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By Tim Price, originally published on Next New Deal

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On the Civil Rights Act's 50th, Workplaces Remain Segregated (Colorlines)

Though the Civil Rights Act brought legal segregation to an end decades ago, people of color are still being pushed into lower-paying occupations, writes Rinku Sen.

  • Roosevelt Take: A new infographic from the Roosevelt Institute's Future of Work initiative outlines five policy proposals that would promote an inclusive workforce.

Domestic Care for Family Members Isn't Valued If Its Givers Are Exploited (Truthout)

In a book excerpt, Sheila Bapat cites research from Roosevelt Fellow Annette Bernhardt and others to show how domestic workers are shut out from standard labor protections.

We Know We Work Too Much. Now How Do We Stop It? (New Republic)

Bryce Covert looks at paid leave and vacation laws, health care reform, work-sharing programs, and other potential statutory solutions to America's oversized workweek.

Porsches, Potholes and Patriots (NYT)

The Fourth of July should prompt a celebration of America's great public investments -- and an acknowledgment that they depended on taxes, writes Nicholas Kristof.

Census: One-Quarter of Americans Now Live in "Poverty Areas" (Slate)

Data from 2010 shows that a growing number of Americans live in areas where more than 20 percent of the population is below the poverty line, notes Jordan Weissmann.

Yellen Drives Wedge Between Monetary Policy, Financial Bubbles (Reuters)

Fed chair Janet Yellen says monetary policy is the wrong tool to curb financial risk, report Michael Flaherty and Howard Schneider. She sees no need to raise rates at present.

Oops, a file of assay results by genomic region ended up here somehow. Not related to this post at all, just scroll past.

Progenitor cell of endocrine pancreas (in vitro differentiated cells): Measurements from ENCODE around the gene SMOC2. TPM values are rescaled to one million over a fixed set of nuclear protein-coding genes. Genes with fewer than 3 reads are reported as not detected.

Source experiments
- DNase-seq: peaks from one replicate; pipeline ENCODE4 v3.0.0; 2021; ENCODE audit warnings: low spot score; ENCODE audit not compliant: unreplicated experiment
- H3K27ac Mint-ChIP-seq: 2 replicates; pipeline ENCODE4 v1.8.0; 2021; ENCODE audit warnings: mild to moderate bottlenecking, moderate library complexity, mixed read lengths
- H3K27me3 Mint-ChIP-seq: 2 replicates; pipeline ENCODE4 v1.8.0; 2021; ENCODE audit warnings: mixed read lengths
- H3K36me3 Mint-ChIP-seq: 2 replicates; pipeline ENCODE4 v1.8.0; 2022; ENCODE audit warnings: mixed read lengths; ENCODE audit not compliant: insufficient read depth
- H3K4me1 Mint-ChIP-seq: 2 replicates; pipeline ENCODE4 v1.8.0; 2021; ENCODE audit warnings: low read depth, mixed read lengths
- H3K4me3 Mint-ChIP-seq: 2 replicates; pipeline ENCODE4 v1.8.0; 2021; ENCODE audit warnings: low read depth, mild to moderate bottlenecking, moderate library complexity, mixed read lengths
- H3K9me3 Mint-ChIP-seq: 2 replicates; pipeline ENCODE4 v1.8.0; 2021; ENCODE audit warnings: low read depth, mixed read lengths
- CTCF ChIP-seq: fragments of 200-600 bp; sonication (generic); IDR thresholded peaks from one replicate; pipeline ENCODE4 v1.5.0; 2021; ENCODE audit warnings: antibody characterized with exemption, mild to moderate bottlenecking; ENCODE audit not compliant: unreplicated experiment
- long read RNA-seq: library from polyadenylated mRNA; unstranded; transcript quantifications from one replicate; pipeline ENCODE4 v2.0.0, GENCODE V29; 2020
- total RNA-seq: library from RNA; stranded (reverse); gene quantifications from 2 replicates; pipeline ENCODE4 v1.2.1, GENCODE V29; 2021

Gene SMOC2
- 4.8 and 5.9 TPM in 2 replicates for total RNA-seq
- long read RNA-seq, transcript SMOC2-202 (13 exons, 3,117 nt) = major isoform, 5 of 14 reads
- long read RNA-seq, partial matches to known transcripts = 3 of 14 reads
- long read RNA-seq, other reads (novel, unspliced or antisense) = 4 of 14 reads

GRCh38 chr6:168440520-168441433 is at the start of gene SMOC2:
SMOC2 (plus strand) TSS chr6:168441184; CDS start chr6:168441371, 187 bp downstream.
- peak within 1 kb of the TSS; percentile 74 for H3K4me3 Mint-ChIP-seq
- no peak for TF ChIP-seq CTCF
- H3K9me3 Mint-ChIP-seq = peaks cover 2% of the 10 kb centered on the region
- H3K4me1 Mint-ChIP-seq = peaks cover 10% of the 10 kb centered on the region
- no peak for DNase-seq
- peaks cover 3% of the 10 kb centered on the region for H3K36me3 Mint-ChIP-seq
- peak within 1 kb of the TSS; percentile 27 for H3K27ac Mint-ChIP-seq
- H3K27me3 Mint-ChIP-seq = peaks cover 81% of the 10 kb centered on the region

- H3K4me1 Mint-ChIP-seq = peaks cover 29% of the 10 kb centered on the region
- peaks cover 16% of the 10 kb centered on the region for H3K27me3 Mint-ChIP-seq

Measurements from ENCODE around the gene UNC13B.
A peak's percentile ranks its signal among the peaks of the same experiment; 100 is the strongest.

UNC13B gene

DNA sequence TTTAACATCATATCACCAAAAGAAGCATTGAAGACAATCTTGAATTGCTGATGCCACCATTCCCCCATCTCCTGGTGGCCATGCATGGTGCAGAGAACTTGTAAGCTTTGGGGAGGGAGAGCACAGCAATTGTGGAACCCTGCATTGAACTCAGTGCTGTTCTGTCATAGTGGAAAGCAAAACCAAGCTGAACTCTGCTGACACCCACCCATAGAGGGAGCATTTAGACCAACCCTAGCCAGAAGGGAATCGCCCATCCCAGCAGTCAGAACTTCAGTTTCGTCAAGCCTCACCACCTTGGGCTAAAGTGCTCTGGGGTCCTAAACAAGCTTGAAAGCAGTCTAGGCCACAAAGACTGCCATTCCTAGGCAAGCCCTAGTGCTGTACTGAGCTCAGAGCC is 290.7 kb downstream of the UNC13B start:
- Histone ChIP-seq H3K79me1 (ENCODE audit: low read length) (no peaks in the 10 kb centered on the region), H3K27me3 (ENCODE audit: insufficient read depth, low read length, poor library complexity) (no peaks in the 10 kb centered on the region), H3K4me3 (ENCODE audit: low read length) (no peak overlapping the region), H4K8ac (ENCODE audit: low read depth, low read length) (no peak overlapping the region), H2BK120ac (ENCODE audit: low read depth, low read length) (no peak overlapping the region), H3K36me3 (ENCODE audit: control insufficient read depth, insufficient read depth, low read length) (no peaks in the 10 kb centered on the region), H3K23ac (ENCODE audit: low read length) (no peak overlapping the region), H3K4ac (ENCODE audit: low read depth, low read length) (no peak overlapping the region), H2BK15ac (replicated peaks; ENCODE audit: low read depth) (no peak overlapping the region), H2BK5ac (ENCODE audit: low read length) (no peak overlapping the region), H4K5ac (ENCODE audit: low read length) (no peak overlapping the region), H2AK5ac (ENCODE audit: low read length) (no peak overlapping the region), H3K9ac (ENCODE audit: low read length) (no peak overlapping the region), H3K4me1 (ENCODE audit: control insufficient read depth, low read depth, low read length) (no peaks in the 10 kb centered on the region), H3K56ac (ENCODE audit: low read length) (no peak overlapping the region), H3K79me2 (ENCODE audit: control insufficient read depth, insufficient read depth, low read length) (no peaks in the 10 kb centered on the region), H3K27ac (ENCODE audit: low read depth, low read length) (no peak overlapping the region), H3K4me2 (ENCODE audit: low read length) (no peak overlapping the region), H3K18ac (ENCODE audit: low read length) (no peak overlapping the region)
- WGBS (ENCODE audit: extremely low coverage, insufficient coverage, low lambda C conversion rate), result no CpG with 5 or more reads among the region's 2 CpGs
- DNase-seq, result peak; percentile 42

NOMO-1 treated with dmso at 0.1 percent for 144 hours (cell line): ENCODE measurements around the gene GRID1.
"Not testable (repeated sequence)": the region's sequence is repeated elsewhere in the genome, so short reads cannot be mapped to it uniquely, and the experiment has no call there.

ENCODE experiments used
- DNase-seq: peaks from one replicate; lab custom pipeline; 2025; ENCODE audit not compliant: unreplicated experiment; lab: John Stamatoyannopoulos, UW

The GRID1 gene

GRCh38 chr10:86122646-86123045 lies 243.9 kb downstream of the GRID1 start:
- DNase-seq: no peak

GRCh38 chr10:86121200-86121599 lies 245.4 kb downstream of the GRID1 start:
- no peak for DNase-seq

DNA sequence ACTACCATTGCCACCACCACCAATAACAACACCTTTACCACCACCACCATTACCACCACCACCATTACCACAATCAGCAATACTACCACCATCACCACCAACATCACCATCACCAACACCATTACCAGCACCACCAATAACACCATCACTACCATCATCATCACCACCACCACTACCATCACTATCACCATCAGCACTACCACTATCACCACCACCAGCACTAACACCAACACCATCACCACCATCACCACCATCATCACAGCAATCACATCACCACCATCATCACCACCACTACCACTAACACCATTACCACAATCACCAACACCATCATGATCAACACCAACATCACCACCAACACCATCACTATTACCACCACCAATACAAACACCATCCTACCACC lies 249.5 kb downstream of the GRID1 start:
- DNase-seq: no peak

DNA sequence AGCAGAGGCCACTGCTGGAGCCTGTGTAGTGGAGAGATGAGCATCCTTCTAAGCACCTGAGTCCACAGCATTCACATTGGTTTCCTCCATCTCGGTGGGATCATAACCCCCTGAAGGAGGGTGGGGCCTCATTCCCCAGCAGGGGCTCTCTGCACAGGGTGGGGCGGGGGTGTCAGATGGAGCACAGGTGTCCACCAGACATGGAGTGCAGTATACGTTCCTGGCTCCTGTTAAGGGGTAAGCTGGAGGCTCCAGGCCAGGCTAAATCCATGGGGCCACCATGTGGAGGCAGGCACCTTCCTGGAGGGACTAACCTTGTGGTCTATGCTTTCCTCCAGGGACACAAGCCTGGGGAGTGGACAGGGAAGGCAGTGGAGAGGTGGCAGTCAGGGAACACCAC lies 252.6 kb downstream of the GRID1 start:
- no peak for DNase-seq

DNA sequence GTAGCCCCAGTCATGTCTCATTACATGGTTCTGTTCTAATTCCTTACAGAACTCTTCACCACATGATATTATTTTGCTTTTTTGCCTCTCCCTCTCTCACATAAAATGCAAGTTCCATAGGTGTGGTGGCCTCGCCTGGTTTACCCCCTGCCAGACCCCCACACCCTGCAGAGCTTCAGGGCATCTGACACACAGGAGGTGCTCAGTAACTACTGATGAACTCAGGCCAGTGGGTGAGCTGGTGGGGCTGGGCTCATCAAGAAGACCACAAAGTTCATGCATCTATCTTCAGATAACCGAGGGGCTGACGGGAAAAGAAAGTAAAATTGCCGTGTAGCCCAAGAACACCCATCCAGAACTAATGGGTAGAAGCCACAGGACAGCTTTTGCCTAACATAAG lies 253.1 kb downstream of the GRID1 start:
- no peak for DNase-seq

New on Next New Deal

Graduated and Living With Your Parents? You May Be Luckier Than You Think.

Millennials forced to move home may have their economic futures determined by where they were born, writes Roosevelt Campus Network Operations Director Lydia Bowers.

Originally posted to Daily Kos Economics on Thu Jul 03, 2014 at 05:28 AM PDT.

Also republished by Daily Kos.

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Comment Preferences

  •  High unemployment is a feature, not a bug (0+ / 0-)

    For people at the top of the wealth pyramid and in control of our economic machinery, high unemployment is a feature, not a bug. It keeps wages low and over time drives them down even further so that they become competitive with wages in China and other developing countries; it disciplines labor; it undermines the ability of labor to demand a larger share of what is currently returned to capital; it promotes resentment and social divisions at the bottom; it maintains a steady supply young men eager to sign up for what otherwise would be the appallingly unattractive occupation of fodder in our wars; it perpetuates the politically dependent and much-manipulable constituencies for the government's various alms and life-support systems; it teaches people who's boss.

    Why would they be eager to end this system? The costs of the maintaining the remedial minimal support systems that are needed to keep the unemployed a politically manageable known quantity are lower than the costs to the plutocracy of creating a system of full employment and shared prosperity. And the prosperity of the decision-making elite can be secured well beyond the point of satiety without an economy that is producing at full capacity.

    For the people who count, unemployment and its social management is just one more human waste management problem. It's an inevitable effect of the American economic way of life: an anxious rat race that sifts people into winners and losers.

    You Don't Happen To Make It. You Make It Happen !

    by jeffrey789 on Fri Jul 04, 2014 at 11:37:26 PM PDT

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